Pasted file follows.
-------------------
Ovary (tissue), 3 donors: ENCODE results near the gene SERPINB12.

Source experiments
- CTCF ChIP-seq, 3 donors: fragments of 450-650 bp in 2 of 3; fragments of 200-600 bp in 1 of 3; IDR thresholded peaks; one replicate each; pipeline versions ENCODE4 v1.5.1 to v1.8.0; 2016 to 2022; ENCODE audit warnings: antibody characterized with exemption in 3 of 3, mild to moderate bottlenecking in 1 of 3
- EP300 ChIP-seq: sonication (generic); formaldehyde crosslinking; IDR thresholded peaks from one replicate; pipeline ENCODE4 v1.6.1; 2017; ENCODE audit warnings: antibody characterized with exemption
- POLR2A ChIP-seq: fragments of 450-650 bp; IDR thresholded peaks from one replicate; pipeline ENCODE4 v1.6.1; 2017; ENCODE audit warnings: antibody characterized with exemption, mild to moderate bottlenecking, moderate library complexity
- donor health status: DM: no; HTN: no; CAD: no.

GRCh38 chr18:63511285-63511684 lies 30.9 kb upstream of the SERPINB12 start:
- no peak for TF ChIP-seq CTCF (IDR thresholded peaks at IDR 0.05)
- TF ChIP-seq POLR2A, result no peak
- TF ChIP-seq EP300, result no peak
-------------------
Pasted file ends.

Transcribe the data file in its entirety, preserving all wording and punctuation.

Ovary (tissue), 3 donors: ENCODE results near the gene SERPINB12.

Source experiments
- CTCF ChIP-seq, 3 donors: fragments of 450-650 bp in 2 of 3; fragments of 200-600 bp in 1 of 3; IDR thresholded peaks; one replicate each; pipeline versions ENCODE4 v1.5.1 to v1.8.0; 2016 to 2022; ENCODE audit warnings: antibody characterized with exemption in 3 of 3, mild to moderate bottlenecking in 1 of 3
- EP300 ChIP-seq: sonication (generic); formaldehyde crosslinking; IDR thresholded peaks from one replicate; pipeline ENCODE4 v1.6.1; 2017; ENCODE audit warnings: antibody characterized with exemption
- POLR2A ChIP-seq: fragments of 450-650 bp; IDR thresholded peaks from one replicate; pipeline ENCODE4 v1.6.1; 2017; ENCODE audit warnings: antibody characterized with exemption, mild to moderate bottlenecking, moderate library complexity
- donor health status: DM: no; HTN: no; CAD: no.

GRCh38 chr18:63511285-63511684 lies 30.9 kb upstream of the SERPINB12 start:
- no peak for TF ChIP-seq CTCF (IDR thresholded peaks at IDR 0.05)
- TF ChIP-seq POLR2A, result no peak
- TF ChIP-seq EP300, result no peak